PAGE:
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Hospital Audit Questions New Construction Costs

POSTED May 9, 2012 12:31 a.m.

An independent audit done at the request of Oak Valley Hospital CEO John McCormick earlier this year has identified $689,106 in questionable costs and $30,043 in unsupported costs for the new hospital construction project.

McCormick said the audit, performed by Moss-Adams of Seattle, revealed that the costs were not allowed by their construction agreement with ACME Construction of Modesto and the project manager, Jacobs Engineering headquartered in Pasadena. Jacobs Engineering is responsible for reviewing billings from ACME for compliance, proper billing methods, and adhering to the contract.

“Most of this happened way before I came aboard,” said McCormick who was hired as CFO a year ago and took over as CEO in November 2011. “I found no evidence that this was caught or ignored by the prior administration.”

The most glaring of the illicit billings are $584,736 identified as overbilled charges not actually incurred by ACME or Jacobs but still charged to Oak Valley Hospital District.

According to McCormick, these billings consisted of a variance in the method of actual work done versus completed projects. ACME’s invoicing was billed on a percent-complete basis and not actual costs incurred even though all of the ACME payment applications were approved by Jacobs Engineering and the hospital. McCormick predicted that all costs would be reconciled by the final billing of the project.

“In essence, we were paying them faster than we had to,” said McCormick. “It was nothing deliberate, just human error. Jacobs has been a very good partner in this project.”

Much of the inconsistency had to do with approximately 200 days of billing delays that were charged by ACME. Delayed days are a normal course of construction.

“At this time I cannot say if those days are legitimate,” said McCormick. “After the project is done, we’ll determine if those charges were warranted.”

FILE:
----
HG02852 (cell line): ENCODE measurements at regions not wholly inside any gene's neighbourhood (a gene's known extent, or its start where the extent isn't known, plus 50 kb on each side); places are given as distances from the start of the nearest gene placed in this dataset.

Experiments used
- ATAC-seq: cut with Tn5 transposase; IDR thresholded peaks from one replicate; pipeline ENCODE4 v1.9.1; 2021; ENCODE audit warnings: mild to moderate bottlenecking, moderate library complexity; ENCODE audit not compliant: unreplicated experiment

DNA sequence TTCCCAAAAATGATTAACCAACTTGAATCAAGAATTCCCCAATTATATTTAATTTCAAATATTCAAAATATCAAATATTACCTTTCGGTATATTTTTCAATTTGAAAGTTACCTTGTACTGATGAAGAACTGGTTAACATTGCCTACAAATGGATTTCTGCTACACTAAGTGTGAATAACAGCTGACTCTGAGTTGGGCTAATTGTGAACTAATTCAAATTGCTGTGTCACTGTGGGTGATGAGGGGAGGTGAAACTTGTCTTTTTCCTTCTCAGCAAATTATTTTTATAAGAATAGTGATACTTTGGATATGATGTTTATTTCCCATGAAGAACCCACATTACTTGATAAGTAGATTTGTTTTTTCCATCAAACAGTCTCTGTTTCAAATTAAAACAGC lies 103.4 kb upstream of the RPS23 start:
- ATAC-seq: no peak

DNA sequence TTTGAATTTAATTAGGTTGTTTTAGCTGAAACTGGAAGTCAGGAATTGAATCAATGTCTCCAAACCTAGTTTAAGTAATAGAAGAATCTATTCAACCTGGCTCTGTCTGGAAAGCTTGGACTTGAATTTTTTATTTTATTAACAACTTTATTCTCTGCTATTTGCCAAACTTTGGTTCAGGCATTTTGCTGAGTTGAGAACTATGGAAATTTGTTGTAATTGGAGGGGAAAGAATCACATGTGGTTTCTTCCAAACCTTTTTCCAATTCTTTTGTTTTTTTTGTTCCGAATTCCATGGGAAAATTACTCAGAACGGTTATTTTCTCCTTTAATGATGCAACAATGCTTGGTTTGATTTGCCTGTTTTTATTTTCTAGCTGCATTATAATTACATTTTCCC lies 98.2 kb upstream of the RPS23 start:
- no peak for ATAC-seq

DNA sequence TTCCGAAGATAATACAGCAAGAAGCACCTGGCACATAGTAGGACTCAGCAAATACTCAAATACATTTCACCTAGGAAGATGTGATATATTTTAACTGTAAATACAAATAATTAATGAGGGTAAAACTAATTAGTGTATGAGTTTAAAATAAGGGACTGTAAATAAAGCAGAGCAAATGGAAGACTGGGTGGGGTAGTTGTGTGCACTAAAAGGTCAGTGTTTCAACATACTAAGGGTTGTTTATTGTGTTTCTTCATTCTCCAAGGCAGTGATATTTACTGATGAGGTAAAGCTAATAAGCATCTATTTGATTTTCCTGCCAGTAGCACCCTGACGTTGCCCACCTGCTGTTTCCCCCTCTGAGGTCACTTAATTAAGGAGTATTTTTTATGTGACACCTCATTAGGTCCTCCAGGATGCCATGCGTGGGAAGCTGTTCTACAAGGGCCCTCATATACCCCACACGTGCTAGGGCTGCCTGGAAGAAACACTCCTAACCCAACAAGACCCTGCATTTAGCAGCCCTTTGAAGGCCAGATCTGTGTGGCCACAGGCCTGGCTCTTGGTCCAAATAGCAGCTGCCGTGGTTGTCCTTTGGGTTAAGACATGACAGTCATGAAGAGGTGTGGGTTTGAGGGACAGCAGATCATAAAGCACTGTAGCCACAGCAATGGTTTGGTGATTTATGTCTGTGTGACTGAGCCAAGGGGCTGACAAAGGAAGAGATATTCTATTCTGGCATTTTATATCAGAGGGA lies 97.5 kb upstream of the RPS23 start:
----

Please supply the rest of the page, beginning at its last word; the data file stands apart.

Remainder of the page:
Another questionable cost was over $20,000 paid as employee bonuses charged to the project. Under the terms of the contract bonuses are not allowed. That money will be paid back.

Other matters discovered by Moss-Adams were $30,043 in unsupported costs lacking the proper support or backup to verify allowable charges. The majority of this amount, $28,777, was for contractor equipment rental claims that lacked documentation.

McCormick said that the discrepancy in billing led to him contacting Jacobs Engineering headquarters.
“Jacobs Engineering was very sensitive to the concerns of the customer,” said McCormick who asked for Jacobs area management to come out to Oak Valley Hospital. “Jacobs made some management changes and we now have a much higher level of sophistication with this management team.”

McCormick said that in his experience large construction projects frequently have in-process audits on a regular basis as a good business practice. He clarified that in this case the audit noticed things were not correct, it was brought to the attention of those responsible, and matters are being corrected or will be corrected by the anticipated summer opening of the new hospital.

McCormick estimated that the new construction project is currently about $1 million more over budget than he initially thought.

“My concern right now is not so much being over budget,” said McCormick, “but it is dollars out of my pocket that I have to justify to the community.”

Once the new construction is completed, Moss-Adams will be back to conduct another audit to ensure everything has been reconciled and is in line with the contract.

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